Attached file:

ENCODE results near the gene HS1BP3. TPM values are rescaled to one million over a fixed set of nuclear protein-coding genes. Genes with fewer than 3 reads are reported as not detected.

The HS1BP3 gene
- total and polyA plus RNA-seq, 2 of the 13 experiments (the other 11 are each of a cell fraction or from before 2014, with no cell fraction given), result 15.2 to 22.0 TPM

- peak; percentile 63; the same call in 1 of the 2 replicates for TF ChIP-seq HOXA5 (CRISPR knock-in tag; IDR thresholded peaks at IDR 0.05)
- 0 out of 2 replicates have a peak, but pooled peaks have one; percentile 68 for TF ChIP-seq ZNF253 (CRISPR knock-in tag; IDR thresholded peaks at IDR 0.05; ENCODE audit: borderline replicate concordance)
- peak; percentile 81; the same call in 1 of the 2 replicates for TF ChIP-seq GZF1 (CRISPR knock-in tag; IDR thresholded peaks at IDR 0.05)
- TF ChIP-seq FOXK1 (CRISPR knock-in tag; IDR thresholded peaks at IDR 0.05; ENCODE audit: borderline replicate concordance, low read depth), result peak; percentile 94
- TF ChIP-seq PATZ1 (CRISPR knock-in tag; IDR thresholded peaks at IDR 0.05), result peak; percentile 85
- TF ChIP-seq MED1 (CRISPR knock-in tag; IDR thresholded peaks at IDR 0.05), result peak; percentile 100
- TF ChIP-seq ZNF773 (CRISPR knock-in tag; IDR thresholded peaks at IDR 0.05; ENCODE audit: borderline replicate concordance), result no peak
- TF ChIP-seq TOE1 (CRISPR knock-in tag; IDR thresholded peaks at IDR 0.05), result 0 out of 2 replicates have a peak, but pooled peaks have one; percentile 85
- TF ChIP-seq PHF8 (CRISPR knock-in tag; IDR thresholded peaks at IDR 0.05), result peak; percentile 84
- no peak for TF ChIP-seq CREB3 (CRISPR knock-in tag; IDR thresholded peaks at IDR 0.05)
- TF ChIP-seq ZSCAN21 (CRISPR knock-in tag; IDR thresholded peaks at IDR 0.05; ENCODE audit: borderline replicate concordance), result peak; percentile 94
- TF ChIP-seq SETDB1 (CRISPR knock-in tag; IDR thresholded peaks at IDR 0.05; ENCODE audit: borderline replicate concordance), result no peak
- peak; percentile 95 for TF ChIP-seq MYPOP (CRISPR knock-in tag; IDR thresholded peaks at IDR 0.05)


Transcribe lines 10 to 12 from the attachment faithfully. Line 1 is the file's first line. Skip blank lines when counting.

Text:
- TF ChIP-seq ZNF773 (CRISPR knock-in tag; IDR thresholded peaks at IDR 0.05; ENCODE audit: borderline replicate concordance), result no peak
- TF ChIP-seq TOE1 (CRISPR knock-in tag; IDR thresholded peaks at IDR 0.05), result 0 out of 2 replicates have a peak, but pooled peaks have one; percentile 85
- TF ChIP-seq PHF8 (CRISPR knock-in tag; IDR thresholded peaks at IDR 0.05), result peak; percentile 84